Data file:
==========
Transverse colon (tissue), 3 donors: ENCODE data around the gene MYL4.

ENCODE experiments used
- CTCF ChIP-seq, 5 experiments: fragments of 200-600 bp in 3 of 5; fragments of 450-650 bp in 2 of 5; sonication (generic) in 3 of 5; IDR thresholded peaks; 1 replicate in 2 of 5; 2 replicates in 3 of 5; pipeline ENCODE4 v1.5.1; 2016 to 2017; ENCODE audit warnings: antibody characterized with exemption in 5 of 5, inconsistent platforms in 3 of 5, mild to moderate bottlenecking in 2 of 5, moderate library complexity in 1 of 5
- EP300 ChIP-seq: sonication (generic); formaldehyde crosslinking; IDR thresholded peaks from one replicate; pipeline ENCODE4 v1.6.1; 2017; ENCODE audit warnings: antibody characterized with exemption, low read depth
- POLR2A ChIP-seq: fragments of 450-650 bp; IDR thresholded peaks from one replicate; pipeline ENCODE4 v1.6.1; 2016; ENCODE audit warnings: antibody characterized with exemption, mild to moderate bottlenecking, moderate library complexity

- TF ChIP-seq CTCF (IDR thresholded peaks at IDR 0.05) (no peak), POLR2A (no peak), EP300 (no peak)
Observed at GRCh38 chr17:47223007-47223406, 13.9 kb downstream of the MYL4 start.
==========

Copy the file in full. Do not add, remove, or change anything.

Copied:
Transverse colon (tissue), 3 donors: ENCODE data around the gene MYL4.

ENCODE experiments used
- CTCF ChIP-seq, 5 experiments: fragments of 200-600 bp in 3 of 5; fragments of 450-650 bp in 2 of 5; sonication (generic) in 3 of 5; IDR thresholded peaks; 1 replicate in 2 of 5; 2 replicates in 3 of 5; pipeline ENCODE4 v1.5.1; 2016 to 2017; ENCODE audit warnings: antibody characterized with exemption in 5 of 5, inconsistent platforms in 3 of 5, mild to moderate bottlenecking in 2 of 5, moderate library complexity in 1 of 5
- EP300 ChIP-seq: sonication (generic); formaldehyde crosslinking; IDR thresholded peaks from one replicate; pipeline ENCODE4 v1.6.1; 2017; ENCODE audit warnings: antibody characterized with exemption, low read depth
- POLR2A ChIP-seq: fragments of 450-650 bp; IDR thresholded peaks from one replicate; pipeline ENCODE4 v1.6.1; 2016; ENCODE audit warnings: antibody characterized with exemption, mild to moderate bottlenecking, moderate library complexity

- TF ChIP-seq CTCF (IDR thresholded peaks at IDR 0.05) (no peak), POLR2A (no peak), EP300 (no peak)
Observed at GRCh38 chr17:47223007-47223406, 13.9 kb downstream of the MYL4 start.